Risk Factor: CM
Class: Central nervous system drugs/ Stimulants and/or anorexiants
Fetal Risk Summary
Phentermine (phenyl-tertiary-butylamine) is a sympathomimetic amine that has activity as a central nervous system stimulant. Similar to other drugs in this class, such as the amphetamines, it is used as an appetite suppressant in the treatment of obesity. In addition to other adverse effects, hypertension has occurred in adults treated with this agent.
Reproduction studies in animals investigating if phentermine is teratogenic have not been conducted. A closely related compound, chlorphentermine (30 mg/kg/day SC), was administered to pregnant rats during the last 5 days of gestation (1). Phospholipidosis was evident in the lungs of the mothers and the newborn rats, and 83% of the latter died within 24 hours of birth. Another group treated with phentermine (30 mg/kg/day SC) in a similar manner did not develop the complication and did not die. A subsequent Reference suggested that the chlorphentermine-induced pup mortality was consistent with retardation of fetal pulmonary maturity (2).
No studies have been located that described the placental transfer of phentermine in animals or humans, but because of its low molecular weight (about 186), exposure of the fetus to the drug should be expected.
A study published in 1962 described the use of phentermine in 118 women who were treated for obesity during the 3rd trimester of pregnancy up to delivery (3). Women weighing less than 200 pounds were given 30 mg each morning, while those more than 200 pounds were given with 30 mg twice daily. The weights of the patients before treatment ranged from 180 to 315 pounds. Adverse outcomes occurred in five women with stillborn infants (three females and two males), one of whom was caused by abruptio placentae. The cause of the other stillborns, whose weights ranged from 9 to 10 pounds, was not mentioned, other than the statement that one mother had mild preeclampsia.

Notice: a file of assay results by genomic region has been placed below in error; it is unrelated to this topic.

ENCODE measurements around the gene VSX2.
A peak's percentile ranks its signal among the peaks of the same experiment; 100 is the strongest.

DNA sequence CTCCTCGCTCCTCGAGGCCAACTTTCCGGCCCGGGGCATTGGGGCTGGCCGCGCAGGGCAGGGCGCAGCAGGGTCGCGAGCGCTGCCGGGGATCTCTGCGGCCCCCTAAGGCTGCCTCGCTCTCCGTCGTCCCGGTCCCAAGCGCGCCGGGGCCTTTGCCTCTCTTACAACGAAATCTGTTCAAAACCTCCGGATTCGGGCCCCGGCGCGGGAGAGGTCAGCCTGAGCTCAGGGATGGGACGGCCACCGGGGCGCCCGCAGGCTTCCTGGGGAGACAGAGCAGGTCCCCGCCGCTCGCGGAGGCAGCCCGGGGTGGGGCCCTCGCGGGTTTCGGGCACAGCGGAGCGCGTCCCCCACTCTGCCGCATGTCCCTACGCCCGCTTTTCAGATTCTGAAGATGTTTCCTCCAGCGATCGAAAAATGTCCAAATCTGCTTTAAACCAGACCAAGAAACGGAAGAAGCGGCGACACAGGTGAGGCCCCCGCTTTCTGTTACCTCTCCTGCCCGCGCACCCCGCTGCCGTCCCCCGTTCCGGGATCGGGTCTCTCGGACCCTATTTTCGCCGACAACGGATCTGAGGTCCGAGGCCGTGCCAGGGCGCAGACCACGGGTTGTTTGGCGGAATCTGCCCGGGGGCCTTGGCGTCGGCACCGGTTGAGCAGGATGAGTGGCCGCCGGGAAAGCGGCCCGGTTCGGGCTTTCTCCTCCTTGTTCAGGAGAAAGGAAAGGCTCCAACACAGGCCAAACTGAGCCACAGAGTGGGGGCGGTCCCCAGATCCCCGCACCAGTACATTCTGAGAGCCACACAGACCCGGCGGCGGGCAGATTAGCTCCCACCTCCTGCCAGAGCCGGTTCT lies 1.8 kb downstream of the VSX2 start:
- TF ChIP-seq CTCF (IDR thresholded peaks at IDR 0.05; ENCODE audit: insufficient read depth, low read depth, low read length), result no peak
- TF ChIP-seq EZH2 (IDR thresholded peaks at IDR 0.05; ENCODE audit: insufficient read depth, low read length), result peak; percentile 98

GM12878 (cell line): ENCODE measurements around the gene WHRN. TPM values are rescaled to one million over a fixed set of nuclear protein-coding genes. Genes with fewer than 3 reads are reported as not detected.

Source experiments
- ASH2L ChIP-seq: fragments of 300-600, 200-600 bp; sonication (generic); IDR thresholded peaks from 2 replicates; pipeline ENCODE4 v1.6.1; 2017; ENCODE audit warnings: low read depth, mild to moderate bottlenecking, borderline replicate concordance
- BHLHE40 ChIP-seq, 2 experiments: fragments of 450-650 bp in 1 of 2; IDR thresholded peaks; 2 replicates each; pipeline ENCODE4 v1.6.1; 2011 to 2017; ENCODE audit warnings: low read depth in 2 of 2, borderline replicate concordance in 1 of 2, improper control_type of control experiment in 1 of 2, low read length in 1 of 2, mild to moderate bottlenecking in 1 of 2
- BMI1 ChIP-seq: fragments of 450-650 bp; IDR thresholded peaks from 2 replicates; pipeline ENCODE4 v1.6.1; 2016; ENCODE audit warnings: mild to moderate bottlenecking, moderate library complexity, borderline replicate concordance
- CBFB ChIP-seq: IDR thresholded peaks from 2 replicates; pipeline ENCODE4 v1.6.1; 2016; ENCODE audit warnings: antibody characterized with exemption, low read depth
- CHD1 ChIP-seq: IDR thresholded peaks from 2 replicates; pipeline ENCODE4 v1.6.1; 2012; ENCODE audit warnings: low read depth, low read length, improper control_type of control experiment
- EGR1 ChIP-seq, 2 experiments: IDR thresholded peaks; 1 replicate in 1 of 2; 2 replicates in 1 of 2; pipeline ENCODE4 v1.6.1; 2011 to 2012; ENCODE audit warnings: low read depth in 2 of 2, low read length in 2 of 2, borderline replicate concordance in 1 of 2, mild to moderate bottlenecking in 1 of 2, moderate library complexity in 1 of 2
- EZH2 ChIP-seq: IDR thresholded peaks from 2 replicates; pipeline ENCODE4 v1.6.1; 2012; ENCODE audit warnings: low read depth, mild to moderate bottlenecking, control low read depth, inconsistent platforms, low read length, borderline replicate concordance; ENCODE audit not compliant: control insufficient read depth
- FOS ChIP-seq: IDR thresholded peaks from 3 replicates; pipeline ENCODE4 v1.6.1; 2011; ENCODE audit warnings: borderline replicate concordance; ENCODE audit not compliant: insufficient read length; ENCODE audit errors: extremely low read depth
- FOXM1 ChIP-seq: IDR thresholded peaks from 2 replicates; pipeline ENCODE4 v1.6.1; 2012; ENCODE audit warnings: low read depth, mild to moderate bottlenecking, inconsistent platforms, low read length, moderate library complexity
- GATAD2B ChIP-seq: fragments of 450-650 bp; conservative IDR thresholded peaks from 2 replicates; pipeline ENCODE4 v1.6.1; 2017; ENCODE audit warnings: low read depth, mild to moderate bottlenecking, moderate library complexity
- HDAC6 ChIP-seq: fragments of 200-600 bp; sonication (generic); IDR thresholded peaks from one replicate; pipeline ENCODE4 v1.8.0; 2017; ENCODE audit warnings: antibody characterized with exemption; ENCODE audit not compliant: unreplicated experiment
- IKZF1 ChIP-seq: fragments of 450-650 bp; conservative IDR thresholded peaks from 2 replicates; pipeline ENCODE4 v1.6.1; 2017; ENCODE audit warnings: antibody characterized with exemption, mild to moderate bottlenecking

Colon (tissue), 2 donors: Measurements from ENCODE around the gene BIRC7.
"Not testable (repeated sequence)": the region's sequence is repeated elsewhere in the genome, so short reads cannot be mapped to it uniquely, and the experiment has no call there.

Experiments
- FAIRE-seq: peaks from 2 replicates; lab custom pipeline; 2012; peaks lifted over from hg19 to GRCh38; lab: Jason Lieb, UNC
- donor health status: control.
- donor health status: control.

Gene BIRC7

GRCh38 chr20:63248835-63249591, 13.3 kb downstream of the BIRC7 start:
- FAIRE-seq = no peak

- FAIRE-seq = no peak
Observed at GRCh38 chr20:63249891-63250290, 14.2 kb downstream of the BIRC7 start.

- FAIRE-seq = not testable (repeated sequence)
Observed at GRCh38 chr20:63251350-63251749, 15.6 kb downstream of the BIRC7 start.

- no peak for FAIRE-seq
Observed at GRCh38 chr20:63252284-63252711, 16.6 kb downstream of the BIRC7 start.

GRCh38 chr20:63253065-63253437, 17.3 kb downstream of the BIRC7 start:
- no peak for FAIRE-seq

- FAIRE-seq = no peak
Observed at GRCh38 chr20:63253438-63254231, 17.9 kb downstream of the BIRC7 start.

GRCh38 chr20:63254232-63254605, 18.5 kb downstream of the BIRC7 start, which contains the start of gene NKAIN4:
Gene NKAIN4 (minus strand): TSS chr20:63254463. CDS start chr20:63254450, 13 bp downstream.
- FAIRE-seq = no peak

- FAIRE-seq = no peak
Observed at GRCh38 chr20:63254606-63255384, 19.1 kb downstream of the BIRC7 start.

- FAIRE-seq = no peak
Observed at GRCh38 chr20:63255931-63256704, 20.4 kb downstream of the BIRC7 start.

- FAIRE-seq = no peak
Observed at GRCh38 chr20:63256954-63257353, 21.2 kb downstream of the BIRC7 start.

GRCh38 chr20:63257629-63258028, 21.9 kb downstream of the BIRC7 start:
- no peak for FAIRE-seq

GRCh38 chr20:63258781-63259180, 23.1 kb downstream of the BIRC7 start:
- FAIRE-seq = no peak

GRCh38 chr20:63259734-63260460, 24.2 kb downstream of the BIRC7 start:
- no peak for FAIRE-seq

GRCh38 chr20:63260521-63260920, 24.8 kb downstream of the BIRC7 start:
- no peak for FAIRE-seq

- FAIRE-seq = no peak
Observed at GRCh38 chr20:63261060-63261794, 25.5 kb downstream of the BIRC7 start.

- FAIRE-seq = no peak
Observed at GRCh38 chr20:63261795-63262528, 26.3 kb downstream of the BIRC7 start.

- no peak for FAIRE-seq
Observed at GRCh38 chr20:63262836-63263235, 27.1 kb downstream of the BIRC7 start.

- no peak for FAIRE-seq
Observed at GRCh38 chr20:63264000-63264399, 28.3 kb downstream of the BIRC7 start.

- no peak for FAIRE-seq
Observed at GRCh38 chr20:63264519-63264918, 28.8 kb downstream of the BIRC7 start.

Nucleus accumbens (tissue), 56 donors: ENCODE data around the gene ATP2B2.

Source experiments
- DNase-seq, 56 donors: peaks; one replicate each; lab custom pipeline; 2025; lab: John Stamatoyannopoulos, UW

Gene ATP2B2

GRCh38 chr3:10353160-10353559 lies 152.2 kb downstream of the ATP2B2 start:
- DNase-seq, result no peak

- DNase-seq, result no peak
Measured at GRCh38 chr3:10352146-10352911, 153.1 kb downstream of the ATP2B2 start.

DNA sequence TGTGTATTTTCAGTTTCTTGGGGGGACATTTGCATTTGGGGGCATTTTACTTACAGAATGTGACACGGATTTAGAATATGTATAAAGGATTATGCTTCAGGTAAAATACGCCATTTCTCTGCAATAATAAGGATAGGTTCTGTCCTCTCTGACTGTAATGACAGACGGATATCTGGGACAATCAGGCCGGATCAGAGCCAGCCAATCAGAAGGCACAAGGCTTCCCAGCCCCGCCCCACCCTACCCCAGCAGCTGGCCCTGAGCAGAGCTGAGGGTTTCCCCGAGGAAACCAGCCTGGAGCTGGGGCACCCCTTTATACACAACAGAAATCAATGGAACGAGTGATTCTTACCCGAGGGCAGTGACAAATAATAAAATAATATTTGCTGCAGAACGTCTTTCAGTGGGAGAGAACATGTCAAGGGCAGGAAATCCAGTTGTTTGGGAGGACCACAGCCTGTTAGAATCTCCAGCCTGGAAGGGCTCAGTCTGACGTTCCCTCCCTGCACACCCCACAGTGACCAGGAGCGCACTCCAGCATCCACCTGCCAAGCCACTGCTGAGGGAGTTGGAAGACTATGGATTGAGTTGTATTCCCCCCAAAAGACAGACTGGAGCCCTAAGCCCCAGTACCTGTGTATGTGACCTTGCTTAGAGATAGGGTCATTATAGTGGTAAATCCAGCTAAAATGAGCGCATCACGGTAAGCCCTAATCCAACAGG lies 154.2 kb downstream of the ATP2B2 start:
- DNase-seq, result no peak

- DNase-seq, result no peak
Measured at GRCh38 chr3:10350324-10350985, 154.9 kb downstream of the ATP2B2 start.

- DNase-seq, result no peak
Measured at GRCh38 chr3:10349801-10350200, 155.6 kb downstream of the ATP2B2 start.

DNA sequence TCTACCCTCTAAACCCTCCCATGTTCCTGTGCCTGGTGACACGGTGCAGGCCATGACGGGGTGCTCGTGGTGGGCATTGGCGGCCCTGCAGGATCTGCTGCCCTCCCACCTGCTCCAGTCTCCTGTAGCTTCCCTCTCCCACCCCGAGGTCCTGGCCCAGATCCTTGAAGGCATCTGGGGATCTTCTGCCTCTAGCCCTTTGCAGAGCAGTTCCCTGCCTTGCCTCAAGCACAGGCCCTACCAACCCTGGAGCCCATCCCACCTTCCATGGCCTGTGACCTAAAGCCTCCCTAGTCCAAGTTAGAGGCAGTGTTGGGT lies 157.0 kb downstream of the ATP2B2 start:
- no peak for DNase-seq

The FDA has received two reports involving the use of the combination fenfluramine and phentermine in early pregnancy (F. Rosa, personal communication, FDA, 1997). A spontaneous abortion occurred in one of the pregnancies. In the other, an infant with bilateral valvular abnormalities, both aortic and pulmonary, with moderate stenosis and displacement was delivered. Because valvular toxicity has been reported in adults taking the combination, a causal relationship in the pregnancy case is potentially possible. No other details of these cases were available.
That any real benefit is derived from the use of phentermine for weight control during pregnancy is doubtful, and its use during gestation, especially during the 1st trimester, should be considered contraindicated. Moreover, although the causes of the stillbirths in the human study cited above were not fully elucidated and may not have been caused by maternal treatment with phentermine, the high incidence is disturbing and is a reason to withhold use of the drug during pregnancy.
Breast Feeding Summary
No reports describing the use of phentermine during lactation have been located. Based on its low molecular weight (about 186), however, the excretion of phentermine into breast milk should be expected. Because central nervous system stimulation and other adverse reactions may occur in a nursing infant exposed to this drug in milk, breast feeding should be considered a contraindication if the mother is taking phentermine.
- Thoma-Laurie D, Walker ER, Reasor MJ. Neonatal toxicity in rats following in utero exposure to chlorphentermine or phentermine. Toxicology 1982;24:8594.
- Kacew S, Reasor MJ. Newborn response to cationic amphiphilic drugs. Fed Proc 1985;44:23232327.
- Sands RX. Obesity and pregnancy. Weight control with a resinate. Am J Obstet Gynecol 1962;83:161721.